ICC Women's ODI World Cup 2022
Aussie assistant coach joins NSW Breakers
Highly rated coach Ben Sawyer joins New South Wales, but will still be part of Australia's next World Cup campaign
9 July 2020, 04:00 PM AEST
Australia will retain the services of Ben Sawyer for their Women’s ODI World Cup campaign early next year, despite the highly rated assistant coach taking on a new full-time role with Cricket New South Wales.
The two-time WBBL winning mentor has been appointed NSW Breakers’ assistant coach, a role he will combine with his Big Bash duties in charge of the Sydney Sixers.
Sawyer has worked and travelled with the Australian women as an assistant coach since 2018, a period that included an away Ashes win and two successful T20 World Cup campaigns, while his influence over the fast-bowling group has been lauded by the likes of star allrounder Ellyse Perry.
It was a contracted role tied into training camps and tours – different from the full-time assistant position held by Shelley Nitschke.
Australia’s hectic schedule across the past two years kept Sawyer on the road more often than not, but a combination of circumstance and the ongoing coronavirus pandemic made the full-time offer from Cricket NSW an attractive prospect.
The Australian team are on a six-month hiatus from playing – a break planned prior to the pandemic – while the usual preseason training camps in Brisbane have not been held due to travel restrictions.
Sawyer’s planned winter stint in the United Kingdom, where he would have coached Birmingham’s women in the inaugural women’s Hundred, also did not go ahead after the competition launch was postponed until 2021.
Speaking to cricket.com.au on Thursday, Cricket Australia Female High Performance Manager Shawn Flegler revealed an agreement had already been reached between Cricket Australia and Cricket NSW that will allow Sawyer to re-join the Australian team for their ODI World Cup campaign in New Zealand early next year.
"We would have loved to have been able to offer Ben a full-time contract, but in the current situation we weren’t in a position to do that – but NSW were and it combines his role with the Sydney Sixers and the NSW Breakers," Flegler said.
"Once we come out of this, next financial year, we’ll review where we’re at, but for him it’s great he’s still involved in the system and seeing the up-and-coming bowlers, so it’s a bit of a win-win to be honest.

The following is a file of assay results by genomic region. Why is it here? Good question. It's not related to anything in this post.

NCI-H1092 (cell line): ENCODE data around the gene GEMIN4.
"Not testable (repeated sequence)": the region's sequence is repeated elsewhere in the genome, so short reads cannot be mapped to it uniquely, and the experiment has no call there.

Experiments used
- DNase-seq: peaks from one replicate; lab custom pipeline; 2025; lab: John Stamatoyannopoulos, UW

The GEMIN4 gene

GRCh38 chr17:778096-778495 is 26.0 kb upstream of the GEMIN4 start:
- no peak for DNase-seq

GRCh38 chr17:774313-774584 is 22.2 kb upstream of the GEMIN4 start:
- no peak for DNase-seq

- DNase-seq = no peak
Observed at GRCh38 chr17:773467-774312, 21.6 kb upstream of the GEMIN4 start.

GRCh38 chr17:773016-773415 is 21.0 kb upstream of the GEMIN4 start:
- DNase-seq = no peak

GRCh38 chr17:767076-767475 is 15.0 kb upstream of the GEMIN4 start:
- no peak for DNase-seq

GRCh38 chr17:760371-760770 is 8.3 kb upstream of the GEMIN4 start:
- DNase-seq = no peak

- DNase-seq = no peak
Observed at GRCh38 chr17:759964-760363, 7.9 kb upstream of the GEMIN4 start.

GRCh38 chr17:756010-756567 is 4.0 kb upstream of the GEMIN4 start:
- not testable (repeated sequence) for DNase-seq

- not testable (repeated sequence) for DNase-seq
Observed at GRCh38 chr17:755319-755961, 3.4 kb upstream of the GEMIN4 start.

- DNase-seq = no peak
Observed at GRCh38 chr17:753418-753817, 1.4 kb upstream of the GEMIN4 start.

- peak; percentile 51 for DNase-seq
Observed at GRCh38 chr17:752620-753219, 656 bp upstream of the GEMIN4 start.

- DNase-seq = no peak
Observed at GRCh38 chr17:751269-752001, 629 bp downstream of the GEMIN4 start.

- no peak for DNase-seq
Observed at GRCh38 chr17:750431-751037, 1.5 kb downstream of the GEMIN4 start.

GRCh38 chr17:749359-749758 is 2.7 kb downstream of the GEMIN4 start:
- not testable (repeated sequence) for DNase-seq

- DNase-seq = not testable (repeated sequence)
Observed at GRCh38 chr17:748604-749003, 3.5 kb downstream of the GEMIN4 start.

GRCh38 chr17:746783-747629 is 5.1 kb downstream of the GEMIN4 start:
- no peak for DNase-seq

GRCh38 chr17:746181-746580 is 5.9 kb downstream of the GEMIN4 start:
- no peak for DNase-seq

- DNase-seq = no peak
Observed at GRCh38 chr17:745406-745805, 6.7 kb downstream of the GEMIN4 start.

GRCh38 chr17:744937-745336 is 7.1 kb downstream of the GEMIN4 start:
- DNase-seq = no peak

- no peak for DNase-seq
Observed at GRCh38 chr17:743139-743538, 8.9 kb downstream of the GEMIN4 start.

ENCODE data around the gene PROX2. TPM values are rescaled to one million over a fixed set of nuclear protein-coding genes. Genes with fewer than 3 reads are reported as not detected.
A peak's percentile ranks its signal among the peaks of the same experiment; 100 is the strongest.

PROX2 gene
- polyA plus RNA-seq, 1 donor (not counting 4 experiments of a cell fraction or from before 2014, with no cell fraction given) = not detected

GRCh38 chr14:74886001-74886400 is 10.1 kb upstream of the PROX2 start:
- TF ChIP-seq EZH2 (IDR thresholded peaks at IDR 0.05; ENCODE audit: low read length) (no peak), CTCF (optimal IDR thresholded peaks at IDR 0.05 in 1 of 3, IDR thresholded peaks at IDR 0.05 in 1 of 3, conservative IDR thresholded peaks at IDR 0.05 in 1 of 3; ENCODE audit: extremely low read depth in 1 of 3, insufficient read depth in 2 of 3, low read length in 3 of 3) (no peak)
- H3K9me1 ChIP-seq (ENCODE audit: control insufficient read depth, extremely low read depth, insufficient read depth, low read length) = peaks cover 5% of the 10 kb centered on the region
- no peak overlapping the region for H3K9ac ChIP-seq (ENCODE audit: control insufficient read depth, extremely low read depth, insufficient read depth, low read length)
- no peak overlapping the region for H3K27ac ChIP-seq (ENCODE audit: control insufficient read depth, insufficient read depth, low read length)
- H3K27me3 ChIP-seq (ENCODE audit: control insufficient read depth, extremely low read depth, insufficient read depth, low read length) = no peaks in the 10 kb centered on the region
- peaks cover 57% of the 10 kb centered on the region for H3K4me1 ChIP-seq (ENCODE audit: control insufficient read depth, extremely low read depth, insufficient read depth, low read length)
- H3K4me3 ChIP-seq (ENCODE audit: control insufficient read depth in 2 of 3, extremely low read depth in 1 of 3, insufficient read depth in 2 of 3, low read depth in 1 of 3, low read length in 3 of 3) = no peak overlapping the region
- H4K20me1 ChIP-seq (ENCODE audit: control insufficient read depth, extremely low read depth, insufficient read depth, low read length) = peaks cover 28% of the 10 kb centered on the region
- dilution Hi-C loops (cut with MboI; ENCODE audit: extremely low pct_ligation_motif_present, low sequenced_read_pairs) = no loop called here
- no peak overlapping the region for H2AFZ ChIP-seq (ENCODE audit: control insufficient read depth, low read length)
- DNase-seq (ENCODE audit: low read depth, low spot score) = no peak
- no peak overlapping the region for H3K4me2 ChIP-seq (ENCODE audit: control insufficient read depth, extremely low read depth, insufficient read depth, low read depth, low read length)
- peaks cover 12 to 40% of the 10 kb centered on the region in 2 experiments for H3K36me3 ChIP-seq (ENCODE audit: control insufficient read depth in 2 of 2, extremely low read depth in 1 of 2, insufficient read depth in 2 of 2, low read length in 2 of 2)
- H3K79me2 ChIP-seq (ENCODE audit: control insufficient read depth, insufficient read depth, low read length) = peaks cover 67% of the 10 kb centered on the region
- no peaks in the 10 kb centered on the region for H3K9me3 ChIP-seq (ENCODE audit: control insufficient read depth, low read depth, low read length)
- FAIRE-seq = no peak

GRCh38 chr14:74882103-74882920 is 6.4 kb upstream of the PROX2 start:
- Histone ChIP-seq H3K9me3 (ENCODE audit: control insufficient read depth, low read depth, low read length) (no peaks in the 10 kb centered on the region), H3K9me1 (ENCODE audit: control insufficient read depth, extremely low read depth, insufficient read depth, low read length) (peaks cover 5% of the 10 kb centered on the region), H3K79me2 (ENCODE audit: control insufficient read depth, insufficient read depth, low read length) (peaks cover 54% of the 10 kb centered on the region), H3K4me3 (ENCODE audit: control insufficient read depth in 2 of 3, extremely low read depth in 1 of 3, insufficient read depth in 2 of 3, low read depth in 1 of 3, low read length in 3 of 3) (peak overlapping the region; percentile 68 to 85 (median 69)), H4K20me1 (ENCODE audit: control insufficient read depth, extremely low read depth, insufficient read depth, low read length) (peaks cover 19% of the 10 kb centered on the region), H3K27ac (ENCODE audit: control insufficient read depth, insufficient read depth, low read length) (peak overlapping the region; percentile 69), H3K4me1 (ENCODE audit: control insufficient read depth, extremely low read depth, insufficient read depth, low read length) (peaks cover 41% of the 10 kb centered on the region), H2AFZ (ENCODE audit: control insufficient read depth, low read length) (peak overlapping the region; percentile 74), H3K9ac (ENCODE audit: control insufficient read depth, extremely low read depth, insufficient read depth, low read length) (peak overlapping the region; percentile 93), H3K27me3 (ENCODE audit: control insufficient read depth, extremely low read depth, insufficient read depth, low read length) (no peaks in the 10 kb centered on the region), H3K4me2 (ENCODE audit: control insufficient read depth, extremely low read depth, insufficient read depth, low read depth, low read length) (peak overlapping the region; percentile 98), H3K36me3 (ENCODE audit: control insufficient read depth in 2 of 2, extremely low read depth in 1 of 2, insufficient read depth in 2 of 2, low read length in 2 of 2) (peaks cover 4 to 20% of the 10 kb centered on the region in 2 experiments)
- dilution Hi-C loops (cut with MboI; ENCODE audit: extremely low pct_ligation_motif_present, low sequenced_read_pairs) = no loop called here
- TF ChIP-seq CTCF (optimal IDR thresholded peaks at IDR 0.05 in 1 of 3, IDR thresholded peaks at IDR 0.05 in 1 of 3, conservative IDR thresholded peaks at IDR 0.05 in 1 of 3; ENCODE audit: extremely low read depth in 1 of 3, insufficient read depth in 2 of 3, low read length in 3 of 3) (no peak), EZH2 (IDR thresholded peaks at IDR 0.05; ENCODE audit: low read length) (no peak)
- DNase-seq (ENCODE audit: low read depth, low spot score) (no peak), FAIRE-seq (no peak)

"For him it’s a great opportunity to have some stability for his family for a couple of years and stay connected to the system, he was really clear that he wanted to stay involved with the Australian team if he could.
"We identified the World Cup as the priority event and (Australian coach) Matthew Mott was keen to have Ben as the bowling coach for that tournament.
"Cricket NSW have been really good with that, they see it’s a really good opportunity for Ben as well."
Sawyer’s Breakers commitments mean he will not be with the Australian squad for their upcoming home ODI and T20I series against New Zealand starting in late September, and Flegler said options were still being discussed for that tour.
"Motty and Shelley are two very experienced coaches, and we’ve got Sunny Kaliyar who is a level three coach as well as our analyst and has been with the team for a long time," he said.
"He’s a very good coach in his own right, so we’ve still got to decide what we do there, whether we bring someone else into that role just for that series, or we keep it consistent with the existing staff."
Sawyer said he was excited to be part of the Breakers program full-time, where he’ll work alongside Breakers head coach Dominic Thornely.
He will also link up with former CA high performance coach Leah Poulton, who joined NSW as Head of Female Cricket earlier this year.
"I’ve had a variety of part time roles with the Sixers, the Emerging Blues and the Breakers," Sawyer said.
"Now I’ll have more opportunities to sit around with other coaches and share ideas working with the squad 12 months of the year, not just floating in and out.
"Being full-time I’ll be able to get to know the players even better, particularly the younger girls in the Breakers, and not just rely on other opinions."